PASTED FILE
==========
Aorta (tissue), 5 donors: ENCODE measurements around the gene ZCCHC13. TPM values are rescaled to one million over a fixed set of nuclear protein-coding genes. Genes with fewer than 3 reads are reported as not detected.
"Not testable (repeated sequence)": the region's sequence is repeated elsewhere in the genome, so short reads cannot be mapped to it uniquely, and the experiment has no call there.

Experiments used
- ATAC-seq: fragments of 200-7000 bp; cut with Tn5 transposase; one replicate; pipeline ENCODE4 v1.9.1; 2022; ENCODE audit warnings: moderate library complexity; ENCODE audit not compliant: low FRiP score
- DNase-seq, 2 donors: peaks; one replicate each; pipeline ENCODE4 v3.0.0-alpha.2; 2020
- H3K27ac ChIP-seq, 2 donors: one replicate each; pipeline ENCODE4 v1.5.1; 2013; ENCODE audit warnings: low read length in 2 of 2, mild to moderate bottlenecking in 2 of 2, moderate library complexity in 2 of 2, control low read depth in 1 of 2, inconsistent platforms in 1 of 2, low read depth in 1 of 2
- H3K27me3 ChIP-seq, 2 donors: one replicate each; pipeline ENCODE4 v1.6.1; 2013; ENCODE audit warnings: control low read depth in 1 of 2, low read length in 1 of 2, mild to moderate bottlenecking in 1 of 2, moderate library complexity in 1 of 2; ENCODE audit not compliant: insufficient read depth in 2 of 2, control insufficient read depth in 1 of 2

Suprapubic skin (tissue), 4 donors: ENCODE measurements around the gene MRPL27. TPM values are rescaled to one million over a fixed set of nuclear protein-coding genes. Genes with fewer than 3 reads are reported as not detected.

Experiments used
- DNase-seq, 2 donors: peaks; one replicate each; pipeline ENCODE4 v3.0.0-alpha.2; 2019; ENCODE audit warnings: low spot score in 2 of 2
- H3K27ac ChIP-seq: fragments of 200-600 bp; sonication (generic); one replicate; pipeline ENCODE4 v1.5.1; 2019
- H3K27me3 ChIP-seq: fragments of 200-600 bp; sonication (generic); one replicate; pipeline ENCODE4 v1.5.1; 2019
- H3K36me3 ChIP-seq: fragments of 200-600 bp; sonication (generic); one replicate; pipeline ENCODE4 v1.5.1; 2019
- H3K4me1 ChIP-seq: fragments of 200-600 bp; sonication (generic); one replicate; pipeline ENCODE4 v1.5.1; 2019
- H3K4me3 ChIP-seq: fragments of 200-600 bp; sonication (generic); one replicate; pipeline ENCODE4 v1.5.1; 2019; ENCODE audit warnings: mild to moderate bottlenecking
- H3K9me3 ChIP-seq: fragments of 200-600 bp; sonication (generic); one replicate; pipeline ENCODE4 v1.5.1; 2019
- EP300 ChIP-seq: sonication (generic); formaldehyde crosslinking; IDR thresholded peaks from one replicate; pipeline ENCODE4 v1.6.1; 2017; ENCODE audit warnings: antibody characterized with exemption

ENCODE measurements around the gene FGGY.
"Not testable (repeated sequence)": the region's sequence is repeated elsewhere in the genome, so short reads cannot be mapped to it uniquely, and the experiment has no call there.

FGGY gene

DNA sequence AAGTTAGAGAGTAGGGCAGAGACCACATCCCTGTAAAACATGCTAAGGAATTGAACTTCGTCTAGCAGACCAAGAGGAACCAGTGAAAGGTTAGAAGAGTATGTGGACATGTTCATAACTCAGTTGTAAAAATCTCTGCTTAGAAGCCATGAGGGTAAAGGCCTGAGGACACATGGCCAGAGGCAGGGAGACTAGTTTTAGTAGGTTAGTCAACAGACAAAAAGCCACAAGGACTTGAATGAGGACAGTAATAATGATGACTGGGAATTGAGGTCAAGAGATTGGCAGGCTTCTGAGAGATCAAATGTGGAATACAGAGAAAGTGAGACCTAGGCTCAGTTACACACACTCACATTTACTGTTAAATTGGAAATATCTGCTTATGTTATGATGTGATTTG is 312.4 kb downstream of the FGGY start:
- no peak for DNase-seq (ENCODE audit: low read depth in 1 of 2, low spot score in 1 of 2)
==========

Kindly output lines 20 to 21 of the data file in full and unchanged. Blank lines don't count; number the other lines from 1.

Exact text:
FGGY gene

DNA sequence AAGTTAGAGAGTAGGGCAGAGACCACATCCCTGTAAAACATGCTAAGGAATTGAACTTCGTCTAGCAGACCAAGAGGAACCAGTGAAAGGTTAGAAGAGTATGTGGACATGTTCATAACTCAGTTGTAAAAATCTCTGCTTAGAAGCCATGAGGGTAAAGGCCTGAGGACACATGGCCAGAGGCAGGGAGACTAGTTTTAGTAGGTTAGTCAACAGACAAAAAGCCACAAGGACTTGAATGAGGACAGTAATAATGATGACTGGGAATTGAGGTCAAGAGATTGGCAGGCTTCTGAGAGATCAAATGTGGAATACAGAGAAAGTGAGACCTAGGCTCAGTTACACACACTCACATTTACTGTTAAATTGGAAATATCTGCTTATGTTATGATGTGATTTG is 312.4 kb downstream of the FGGY start: